A Look Back at Jefferson Machamer's "Gags & Gals"
Comics historian Ron Goulart looks at Jefferson Machamer's Gags & Gals Sunday feature.
Jefferson Machamer was one of the several cartoonists who rose to fame during the Roaring Twenties by glorifying the American girl. Although never as well known or as widely seen as Russell Patterson or John Held Jr., he was a successful competitor of theirs in the frequent depiction of flappers, coeds and showgirls. Like them, Machamer did magazine cartoons and illustrations, advertising drawings and newspaper strips. And like Patterson and Held, his work went out of fashion several years before he was ready to retire.
His style was a mix of a loose, scratchy version of the basic Patterson style, plus a touch of the even looser and scratchier approach of the British cartoonist and illustrator Gilbert Wilkinson with some embellishments of his own. By the late 1930s, as these strips amply demonstrate, Machamer’s women lost their boyish flapper look and filled out considerably. By the 1940s they were in the pinup class.
In the manner of many of his contemporaries, Machamer had come out of the midwest to conquer Manhattan. Born in Oklahoma in 1900 as Thomas Jefferson Machamer, he joined the art staff of the Kansas City Star after graduating from college. The urbane, gifted and ill-fated Ralph Barton had also worked on the Star before journeying to the East. Machamer moved to New York around the beginning of the 1920s, working initially for the Tribune. By the middle of the decade he was working for Judge. The venerable humor magazine had perked up in recent years under the editorship of Norman Anthony, the man who would invent the enormously popular Ballyhoo in the 1930s. Anthony’s Judge targeted a younger audience, especially collegians and would-be collegians. New York night life, speakeasies, Broadway and an assortment of contemporary fads and foibles—including bootleggers, bridge and radio—became subjects of cartoons and pieces and sometimes of entire issues. Other contributors in the 1920s included S.J. Perelman, Gardner Rea, R.B. Fuller, Milt Gross and Dr. Seuss.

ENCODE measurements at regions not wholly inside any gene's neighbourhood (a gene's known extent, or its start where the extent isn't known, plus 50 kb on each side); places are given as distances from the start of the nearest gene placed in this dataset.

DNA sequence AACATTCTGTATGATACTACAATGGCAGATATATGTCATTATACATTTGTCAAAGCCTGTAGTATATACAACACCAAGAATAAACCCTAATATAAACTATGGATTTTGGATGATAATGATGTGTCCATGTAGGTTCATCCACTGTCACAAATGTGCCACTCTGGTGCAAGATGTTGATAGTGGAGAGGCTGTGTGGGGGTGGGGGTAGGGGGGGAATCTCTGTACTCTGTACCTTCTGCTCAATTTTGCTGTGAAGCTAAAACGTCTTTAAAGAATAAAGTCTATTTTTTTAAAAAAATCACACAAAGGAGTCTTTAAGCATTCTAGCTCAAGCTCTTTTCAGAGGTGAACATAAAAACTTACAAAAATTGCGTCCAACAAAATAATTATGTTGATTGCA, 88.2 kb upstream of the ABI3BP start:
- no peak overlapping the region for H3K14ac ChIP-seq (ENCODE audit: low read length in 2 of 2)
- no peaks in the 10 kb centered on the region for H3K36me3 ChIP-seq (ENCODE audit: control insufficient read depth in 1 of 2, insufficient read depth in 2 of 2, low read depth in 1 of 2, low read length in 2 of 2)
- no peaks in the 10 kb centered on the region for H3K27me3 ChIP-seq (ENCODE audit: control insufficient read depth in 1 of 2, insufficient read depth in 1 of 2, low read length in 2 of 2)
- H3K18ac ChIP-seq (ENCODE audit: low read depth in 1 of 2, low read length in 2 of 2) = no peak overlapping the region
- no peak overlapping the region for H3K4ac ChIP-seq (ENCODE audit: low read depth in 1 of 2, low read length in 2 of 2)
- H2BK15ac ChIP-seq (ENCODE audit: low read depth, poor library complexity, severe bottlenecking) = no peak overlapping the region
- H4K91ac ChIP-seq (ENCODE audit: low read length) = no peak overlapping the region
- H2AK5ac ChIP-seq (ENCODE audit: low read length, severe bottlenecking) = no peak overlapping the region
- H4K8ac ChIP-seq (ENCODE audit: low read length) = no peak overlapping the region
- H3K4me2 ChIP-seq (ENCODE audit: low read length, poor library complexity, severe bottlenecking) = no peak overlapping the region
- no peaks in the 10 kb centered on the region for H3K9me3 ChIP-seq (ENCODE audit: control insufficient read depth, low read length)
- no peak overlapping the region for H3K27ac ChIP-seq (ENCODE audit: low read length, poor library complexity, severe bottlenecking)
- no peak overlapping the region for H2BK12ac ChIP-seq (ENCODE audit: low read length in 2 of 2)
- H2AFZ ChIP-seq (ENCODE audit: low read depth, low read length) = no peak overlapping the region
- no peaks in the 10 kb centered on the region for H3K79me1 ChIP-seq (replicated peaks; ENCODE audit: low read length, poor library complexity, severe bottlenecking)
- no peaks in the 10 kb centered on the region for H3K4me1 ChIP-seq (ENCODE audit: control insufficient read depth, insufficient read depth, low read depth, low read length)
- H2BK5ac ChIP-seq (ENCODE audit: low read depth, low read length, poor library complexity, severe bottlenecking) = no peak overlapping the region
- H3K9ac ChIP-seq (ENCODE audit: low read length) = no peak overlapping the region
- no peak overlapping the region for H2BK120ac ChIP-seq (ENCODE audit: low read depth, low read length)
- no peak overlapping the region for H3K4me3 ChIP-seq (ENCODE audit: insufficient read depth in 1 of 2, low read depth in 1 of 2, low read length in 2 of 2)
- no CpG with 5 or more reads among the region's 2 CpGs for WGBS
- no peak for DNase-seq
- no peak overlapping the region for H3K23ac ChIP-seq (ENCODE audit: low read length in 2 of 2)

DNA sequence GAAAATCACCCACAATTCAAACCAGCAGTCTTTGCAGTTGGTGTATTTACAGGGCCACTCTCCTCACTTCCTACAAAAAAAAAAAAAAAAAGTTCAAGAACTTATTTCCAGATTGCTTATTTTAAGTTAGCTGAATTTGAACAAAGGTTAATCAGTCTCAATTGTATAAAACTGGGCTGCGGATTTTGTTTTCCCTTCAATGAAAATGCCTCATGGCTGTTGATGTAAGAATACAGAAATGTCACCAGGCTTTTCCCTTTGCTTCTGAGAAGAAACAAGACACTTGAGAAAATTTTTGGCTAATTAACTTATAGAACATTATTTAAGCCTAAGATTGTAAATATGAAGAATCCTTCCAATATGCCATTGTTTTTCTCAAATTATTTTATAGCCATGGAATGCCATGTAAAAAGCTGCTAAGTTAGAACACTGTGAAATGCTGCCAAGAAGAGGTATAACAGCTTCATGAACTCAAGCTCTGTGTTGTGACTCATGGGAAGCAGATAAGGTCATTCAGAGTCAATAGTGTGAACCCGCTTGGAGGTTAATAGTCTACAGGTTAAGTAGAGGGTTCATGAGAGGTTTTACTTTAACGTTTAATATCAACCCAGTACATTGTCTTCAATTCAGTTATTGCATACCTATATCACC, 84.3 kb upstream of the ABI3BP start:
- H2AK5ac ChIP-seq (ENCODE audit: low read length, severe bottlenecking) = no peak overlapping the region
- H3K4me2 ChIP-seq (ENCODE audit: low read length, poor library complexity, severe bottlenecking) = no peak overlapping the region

Machamer contributed dozens of handsome full-color covers, almost all of them including at least one Machamer Girl. Inside, in black and white, he drew cartoons, column logos and a weekly page offering a roundup of gags from the Broadway stage titled “Laughs from the Shows.” Under the name Judge Jr., Anthony wrote a weekly column called “High Hat,” which concentrated on such favorite topics of Flaming Youth as speakeasies, football, polo, supper clubs, rolled stockings, etc. Machamer became the illustrator of this enterprise and eventually a character in it as Anthony’s companion on many a nocturnal excursion: “I was insulted at Tex Guinan’s t’other morning. See Mac’s drawing.” According to Richard Marschall, Machamer took over the writing of “High Hat” when Anthony was hired away by Life at the decade’s end.
Despite his pub crawling and the Judge work load, Machamer found time to do a comic strip for King Features in the late 1920s. William Randolph Hearst, who had a habit of acquiring popular and fashionable artists, also signed on Patterson and Held in the late 1920s. In April 1928, Machamer began producing a flapper comic strip. Briefly titled Patty the Playful, it soon became Petting Patty. Patty was a pretty, long-legged member of the Manhattan smart set, described in syndicate publicity as “dazzling...captivating...irresistible,” and her natural habitats included night clubs, cocktail parties, country houses, private beaches and country club golf courses.